How Random Babbling Becomes Corporate Policy (t3knomanser) wrote,
How Random Babbling Becomes Corporate Policy

"Just because the rose died on the vine doesn't mean it lied to you when it was in bloom."

Taken from last night's episode of "Huff", and shockingly apropos. My gosh, is that show wonderful- it's a Showtime program, but there are ways to get it, and I strongly reccomend it. I've got 4, 5 and 6 right now, and with a quick briefing, you can jump into the show there.

Things are going well for me. I've been having dinner every night- which doesn't sound like a victory, but over the past months, I've been getting by on ramen or vending machine fare for lunch and that's about it. The occasional dinner during the week, a meal on weekends. It's amazing- the pants I'm wearing were a perfect fit a week ago, but now their starting to get small.

After this, I'm going to go run off and give the living room a quick touch-up with the vacuum, sweep the kitchen and bathroom, and generally try and keep the cleanliness I've got without trying to win more tonight- I really don't like cleaning, and can definitely use a break.

Today was payday, and for a week's work, I landed $700, which is a nice, comfortable sum. I'm still waiting on my check from Harrisburg- it _should_ have been paid out today, which means I should get it in the mail in a day or two. Here's hoping- that $2000 could be rather handy.

I've decided that I am going to go spend New Years in Pittsburg. Most of that week probably. Y'all will have to trust me to be on my best behavior and not do anything foolish. At least, anything foolish that I might regret- I don't think a day goes by without doing _something_ foolish.

Tonight I got a ride home with one of my students again, which is really cool of her. Considering that she generally doesn't seem to like the instructors, is a very _very_ demanding student, and well known about the center as a pain in the arse, this is rather pleasant.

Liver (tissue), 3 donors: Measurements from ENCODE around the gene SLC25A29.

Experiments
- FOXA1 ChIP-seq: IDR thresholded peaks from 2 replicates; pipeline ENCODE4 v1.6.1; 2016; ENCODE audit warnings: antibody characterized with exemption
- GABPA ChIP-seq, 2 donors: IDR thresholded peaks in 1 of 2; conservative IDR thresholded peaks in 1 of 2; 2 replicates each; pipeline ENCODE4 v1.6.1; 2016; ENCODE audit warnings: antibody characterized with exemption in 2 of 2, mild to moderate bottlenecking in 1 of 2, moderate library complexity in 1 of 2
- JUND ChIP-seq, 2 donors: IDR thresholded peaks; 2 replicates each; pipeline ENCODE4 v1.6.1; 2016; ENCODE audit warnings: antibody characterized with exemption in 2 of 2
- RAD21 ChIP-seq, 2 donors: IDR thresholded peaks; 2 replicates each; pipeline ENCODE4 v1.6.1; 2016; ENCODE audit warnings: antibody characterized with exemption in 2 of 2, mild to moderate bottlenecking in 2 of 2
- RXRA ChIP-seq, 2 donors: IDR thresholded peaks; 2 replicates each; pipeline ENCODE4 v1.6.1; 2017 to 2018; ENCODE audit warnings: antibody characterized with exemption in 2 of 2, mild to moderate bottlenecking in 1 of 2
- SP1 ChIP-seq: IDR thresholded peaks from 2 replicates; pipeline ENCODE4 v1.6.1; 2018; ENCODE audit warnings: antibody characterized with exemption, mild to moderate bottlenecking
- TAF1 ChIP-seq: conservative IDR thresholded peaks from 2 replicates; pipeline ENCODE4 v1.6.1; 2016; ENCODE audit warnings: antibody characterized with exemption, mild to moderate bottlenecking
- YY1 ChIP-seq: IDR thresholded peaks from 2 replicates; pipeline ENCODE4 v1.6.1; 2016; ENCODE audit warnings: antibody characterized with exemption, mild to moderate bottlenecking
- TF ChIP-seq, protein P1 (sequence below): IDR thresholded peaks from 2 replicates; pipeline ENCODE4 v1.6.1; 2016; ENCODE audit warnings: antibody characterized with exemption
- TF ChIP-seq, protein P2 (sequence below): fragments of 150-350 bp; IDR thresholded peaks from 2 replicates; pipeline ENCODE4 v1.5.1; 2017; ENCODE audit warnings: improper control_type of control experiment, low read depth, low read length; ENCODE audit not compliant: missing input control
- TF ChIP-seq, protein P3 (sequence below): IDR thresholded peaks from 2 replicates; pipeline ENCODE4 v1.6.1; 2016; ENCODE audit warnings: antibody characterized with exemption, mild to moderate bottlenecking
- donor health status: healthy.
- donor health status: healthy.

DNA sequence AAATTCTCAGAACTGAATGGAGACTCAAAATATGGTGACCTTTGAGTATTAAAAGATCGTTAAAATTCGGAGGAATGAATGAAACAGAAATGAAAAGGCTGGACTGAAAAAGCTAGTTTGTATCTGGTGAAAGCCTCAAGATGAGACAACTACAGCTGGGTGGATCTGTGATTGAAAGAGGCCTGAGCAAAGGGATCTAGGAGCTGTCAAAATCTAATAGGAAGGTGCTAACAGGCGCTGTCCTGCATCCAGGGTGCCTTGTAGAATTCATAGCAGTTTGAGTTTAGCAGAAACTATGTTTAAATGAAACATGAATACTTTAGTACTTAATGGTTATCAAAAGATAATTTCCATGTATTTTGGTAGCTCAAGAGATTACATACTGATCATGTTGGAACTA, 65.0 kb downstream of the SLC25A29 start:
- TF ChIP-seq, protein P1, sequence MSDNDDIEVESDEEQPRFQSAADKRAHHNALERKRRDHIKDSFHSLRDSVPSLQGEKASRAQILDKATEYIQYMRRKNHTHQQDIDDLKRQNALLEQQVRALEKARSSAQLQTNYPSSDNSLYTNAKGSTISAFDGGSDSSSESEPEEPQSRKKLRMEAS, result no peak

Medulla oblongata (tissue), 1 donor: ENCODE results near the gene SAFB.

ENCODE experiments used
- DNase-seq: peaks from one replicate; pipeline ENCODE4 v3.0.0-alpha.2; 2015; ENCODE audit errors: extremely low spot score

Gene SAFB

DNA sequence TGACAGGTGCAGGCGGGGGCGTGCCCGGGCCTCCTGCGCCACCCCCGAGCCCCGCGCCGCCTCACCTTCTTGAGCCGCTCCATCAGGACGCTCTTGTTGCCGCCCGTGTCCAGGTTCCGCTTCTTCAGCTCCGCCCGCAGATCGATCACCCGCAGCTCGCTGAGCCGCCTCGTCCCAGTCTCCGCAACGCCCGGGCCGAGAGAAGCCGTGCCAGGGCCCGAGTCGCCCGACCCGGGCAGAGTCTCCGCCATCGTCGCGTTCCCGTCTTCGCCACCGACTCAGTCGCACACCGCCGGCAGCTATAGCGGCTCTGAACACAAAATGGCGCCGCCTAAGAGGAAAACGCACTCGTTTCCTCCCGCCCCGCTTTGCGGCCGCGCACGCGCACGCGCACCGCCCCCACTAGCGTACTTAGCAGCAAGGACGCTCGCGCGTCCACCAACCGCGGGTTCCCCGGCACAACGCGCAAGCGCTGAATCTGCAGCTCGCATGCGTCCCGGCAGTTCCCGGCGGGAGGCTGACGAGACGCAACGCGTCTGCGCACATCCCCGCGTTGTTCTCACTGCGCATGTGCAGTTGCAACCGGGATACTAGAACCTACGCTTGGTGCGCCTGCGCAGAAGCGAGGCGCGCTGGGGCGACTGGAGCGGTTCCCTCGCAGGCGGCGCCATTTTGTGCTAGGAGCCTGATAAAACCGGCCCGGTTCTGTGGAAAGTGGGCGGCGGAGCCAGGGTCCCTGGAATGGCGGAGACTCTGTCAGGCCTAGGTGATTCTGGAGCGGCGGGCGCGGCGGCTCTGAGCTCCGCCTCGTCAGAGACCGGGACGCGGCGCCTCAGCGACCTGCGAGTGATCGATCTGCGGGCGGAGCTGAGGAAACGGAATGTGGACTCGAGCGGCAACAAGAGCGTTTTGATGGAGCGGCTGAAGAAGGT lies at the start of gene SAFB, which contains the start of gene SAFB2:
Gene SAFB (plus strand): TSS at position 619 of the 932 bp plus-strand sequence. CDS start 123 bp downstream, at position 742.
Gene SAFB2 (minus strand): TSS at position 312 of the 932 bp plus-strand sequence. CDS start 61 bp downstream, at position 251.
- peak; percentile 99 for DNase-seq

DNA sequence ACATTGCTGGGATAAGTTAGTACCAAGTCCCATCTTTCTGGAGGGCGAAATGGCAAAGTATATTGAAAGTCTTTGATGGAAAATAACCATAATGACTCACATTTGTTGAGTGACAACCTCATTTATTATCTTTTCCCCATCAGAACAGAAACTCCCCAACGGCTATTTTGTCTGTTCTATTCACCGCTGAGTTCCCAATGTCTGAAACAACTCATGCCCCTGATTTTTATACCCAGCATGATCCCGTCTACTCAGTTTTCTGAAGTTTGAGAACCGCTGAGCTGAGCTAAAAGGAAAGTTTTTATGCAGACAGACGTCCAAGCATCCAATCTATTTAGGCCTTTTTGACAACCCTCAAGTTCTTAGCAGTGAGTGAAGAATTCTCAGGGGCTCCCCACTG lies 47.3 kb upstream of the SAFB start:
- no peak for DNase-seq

Now, I promised you a story, and it's very rough- the end needs lots of polish, but I present for you
The day after New York vanished in a nuclear blossom the ash started raining down to the east, over Massachusetts. When Sally first saw it, she thought it was an early snow, these tender greyish flakes were obviously stained with pollution from New York. Perhaps that first impression was accurate, if by "pollution", one meant the buildings, cars, cats, dogs, and _lives_ that had inhabited the city until twenty-four scant hours ago.

Then the news reports came in, and Sally realized what was happening. The newscaster warned everyone to stay inside, sealing their windows and doors, lest the radioactive dust slip into their homes and kill them.

But Sally was home alone, her parents had been in New York City, and her babysitter was probably hiding at home from the falling death that gently covered the grass and weighed down the trees. And really, "Don't go outside" wasn't a command, it was an invitation to rebellion.

Minutes later, snow suit, boots and gloves, Sally was outside. As she ran from the house into the woods that surrounded her home, she realized that she should make _some_ attempt to be careful, so she carefully wrapped her scarf around her face, thus protecting her against the ashes of the world's largest cremation.

The dust was not nearly as fun or interesting as Sally had imagined. It didn't pack like snow, it didn't melt on her skin like snow. But she was determined to enjoy this moment of disobedience in the face of what must be the strangest thing she had ever seen.

The woods were quiet, and all the birds had fled. The sky collapsed down, impaling it's black bulk on the tree-tops, bending the trunks at strange angles. The ashes trickled down through the branches, catching what little light slipped through the clouds at strange angles, creating above her head a latticework of suspended light.

Suddenly, in a child's sudden burst of inspiration she realized that she was being surrounded and covered by _New York City_. She whipped her scarf from her face and breathed deeply, coughing as New York entered her lungs, and her lungs protested at being invaded by millions of lives and cars and blocks of pavement. But that bit there, that snowdrift- why that must be Donald Trump! And that cluster of falling ashes? That was a cabbie named Habib! Everywhere she looked, New York had been transported to a small patch of pine woodlands which got swampy whenever it rained.

And it occurred to her that if Donald Trump and Habib where here, then so must her parents be! Gasping, sores already starting to open on her mouth and near her eyes, Sally ran off, deeper into the woods, deeper into the darkness, determined to find those two small piles of ash that were her Mommy and Daddy so that she could take them back home.

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